AGS-003 is a fully personalized immunotherapy. We make it for each patient and it is perfectly matched to each patient’s disease. The way we make it is we take a tiny piece of the patient’s tumor and from that we can extract the RNA and amplify it using PCR. So from a very tiny piece of tissue we can generate large amounts of the RNA that was present in the tumor. That RNA encodes all of the proteins that were being expressed at the time that the tissue was harvested. That allows us to capture nearly all of the tumor antigens that we can target the immune system against.
The way we make use of that RNA is by putting it into a specialized type of white blood cell that we also harvest from the patient. This white blood cell is called a dendritic cell. Ralph Steinman from Rockefeller University just won the Nobel Prize for the discovery of the dendritic cell. He’s also a cofounder of Argos.
We basically need two things from the patient: a blood sample that we collect from the patient using a procedure called leukapheresis. That gives us large amounts of cells called monocytes. Those monocytes are what we differentiate in the laboratory into dendritic cells. Then we program those dendritic cells with the RNA from the patient’s own tumor. What you end up with is an immune-stimulating cell that we can deliver back to the patient that will train the immune system to target those proteins that were expressed in the tumor.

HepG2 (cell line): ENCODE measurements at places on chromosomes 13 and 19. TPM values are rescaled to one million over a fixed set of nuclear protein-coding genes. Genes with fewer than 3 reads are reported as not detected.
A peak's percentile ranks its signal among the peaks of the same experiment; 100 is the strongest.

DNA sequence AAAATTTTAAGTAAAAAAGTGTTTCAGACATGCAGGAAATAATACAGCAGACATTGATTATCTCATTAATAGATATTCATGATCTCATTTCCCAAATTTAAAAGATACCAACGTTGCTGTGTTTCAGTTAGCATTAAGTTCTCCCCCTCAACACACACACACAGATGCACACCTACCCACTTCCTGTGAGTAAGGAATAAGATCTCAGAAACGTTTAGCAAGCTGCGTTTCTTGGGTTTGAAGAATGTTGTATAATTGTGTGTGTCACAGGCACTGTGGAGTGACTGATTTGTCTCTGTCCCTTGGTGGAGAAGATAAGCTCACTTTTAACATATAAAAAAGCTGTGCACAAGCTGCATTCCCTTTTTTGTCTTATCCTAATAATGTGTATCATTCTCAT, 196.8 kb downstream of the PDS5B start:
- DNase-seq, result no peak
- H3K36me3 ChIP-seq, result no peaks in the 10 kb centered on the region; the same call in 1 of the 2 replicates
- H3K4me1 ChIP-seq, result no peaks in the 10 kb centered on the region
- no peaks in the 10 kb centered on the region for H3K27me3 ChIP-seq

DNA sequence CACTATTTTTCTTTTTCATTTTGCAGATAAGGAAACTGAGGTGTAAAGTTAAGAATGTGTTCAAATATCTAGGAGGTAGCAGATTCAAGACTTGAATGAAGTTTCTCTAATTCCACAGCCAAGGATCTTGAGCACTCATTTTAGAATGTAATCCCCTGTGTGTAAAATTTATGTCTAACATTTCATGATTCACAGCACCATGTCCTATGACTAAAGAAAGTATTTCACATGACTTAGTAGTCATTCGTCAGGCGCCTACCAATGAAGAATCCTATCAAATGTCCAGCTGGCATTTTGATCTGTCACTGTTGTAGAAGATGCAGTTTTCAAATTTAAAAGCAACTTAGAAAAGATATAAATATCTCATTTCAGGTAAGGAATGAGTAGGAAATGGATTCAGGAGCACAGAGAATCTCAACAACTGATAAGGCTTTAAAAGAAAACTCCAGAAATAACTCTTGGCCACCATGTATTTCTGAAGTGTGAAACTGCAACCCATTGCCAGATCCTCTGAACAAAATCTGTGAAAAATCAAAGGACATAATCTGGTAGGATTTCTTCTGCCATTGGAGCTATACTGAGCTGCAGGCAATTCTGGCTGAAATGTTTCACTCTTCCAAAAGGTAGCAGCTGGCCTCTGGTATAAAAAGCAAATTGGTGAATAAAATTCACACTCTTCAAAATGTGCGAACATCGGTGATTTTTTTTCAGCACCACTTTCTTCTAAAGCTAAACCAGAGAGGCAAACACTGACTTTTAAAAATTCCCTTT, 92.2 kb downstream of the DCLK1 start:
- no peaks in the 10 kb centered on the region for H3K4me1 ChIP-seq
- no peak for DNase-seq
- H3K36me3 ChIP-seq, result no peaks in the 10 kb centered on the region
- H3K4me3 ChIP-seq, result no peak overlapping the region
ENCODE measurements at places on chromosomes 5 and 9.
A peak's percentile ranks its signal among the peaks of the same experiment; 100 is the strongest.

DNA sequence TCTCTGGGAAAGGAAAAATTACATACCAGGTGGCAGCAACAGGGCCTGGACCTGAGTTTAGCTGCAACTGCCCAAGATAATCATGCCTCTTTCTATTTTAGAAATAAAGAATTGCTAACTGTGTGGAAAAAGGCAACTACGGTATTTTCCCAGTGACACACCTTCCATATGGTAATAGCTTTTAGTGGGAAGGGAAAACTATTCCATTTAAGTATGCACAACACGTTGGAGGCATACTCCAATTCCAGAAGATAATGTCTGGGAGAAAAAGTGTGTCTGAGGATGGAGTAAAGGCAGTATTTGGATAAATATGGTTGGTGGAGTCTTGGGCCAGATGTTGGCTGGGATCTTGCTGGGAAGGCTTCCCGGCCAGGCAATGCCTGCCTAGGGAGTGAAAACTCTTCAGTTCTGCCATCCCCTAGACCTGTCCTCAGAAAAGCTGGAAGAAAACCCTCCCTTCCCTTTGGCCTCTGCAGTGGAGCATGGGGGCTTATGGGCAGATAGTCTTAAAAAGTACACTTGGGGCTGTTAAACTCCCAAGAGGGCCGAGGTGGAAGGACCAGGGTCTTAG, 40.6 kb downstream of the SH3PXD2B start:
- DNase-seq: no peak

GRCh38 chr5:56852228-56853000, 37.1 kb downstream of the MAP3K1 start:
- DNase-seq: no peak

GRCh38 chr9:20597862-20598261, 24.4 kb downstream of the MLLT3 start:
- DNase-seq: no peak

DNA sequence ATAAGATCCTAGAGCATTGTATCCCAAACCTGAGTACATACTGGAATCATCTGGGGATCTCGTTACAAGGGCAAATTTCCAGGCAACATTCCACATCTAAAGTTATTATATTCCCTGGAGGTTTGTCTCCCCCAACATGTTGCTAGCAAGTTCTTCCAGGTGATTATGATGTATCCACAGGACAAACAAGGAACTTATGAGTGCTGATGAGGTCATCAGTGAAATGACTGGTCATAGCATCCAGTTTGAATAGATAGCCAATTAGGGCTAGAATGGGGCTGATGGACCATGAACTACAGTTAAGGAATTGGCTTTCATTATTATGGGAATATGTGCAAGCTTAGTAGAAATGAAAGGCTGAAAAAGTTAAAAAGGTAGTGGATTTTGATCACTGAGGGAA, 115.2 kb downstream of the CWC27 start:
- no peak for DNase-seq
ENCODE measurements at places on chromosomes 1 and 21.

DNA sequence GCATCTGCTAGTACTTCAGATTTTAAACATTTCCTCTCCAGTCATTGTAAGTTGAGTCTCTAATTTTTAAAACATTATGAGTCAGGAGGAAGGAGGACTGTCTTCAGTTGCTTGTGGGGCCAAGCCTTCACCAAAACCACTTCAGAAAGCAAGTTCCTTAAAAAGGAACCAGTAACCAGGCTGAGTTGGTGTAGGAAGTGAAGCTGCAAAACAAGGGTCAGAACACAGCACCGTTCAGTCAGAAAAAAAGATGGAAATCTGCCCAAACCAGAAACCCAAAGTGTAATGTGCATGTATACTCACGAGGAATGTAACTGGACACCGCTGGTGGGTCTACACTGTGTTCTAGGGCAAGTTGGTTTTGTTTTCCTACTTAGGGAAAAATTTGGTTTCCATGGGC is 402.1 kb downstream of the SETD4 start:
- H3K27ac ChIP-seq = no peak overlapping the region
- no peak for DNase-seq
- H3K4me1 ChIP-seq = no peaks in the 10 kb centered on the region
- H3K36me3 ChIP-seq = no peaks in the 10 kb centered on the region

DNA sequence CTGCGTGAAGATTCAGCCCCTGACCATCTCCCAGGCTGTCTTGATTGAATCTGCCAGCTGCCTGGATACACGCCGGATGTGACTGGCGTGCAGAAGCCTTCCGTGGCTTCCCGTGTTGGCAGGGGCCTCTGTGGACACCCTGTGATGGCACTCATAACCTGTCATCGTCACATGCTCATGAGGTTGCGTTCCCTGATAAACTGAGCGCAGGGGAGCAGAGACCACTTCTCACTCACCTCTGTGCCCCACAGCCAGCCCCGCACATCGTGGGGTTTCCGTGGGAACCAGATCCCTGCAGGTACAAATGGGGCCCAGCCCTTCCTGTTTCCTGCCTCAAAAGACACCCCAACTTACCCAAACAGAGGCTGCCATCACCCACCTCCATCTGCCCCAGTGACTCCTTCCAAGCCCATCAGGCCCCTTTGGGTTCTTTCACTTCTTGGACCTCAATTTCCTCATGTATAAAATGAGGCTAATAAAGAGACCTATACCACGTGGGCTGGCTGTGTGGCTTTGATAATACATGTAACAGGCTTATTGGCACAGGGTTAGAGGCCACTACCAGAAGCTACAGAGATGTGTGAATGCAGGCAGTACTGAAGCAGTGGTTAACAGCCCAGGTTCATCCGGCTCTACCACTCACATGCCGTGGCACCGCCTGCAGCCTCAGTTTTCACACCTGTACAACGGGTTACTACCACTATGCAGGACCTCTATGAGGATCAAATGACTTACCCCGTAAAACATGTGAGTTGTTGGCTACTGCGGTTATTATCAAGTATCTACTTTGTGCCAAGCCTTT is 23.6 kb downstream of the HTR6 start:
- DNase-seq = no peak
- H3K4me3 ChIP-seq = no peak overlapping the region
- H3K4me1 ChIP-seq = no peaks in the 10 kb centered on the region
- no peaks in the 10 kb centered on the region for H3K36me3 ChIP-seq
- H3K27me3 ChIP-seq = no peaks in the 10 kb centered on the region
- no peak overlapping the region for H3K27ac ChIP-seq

There’s a couple of distinguishing factors about what we do. We have what we call our immunophilosophy that differs from the way others have been thinking. That is we believe that only mutated antigens can mediate tumor rejection when you generate an immune response against them. What others are doing is using what people call tumor antigens – but they are really normal non-mutated antigens that happen to be overexpressed in certain tumor cells.
A good example is Dendreon’s product Provenge for prostate cancer where their target antigen is a protein called prostatic acid phosphatase which is clearly overexpressed in prostate tumors, but it is a normal antigen, or normal protein. Our thinking on why these normal antigens don’t work is that when your immune system is evolving as a child, the purpose of your thymus is to display all of your normal proteins to your immune system. Any immune cell that recognises any of those proteins strongly enough to do tissue damage is eliminated from the person’s repertoire. So if your strategy is to call on immune responses against normal proteins you are simply doomed to mediocrity in that setting.
We believe clearly, and this is borne out by work done over the past 25 years, the reason why no one has been able to correlate immune responses to normal antigens with clinical outcome is because those immune responses are too weak to contribute to the outcome. What we [Argos] observed for the first time is that the immune responses we measure to the tumor after we administer the product predict meaningful, clinical endpoints such as progression-free survival, overall survival and tumor response rates – the regression of the tumors.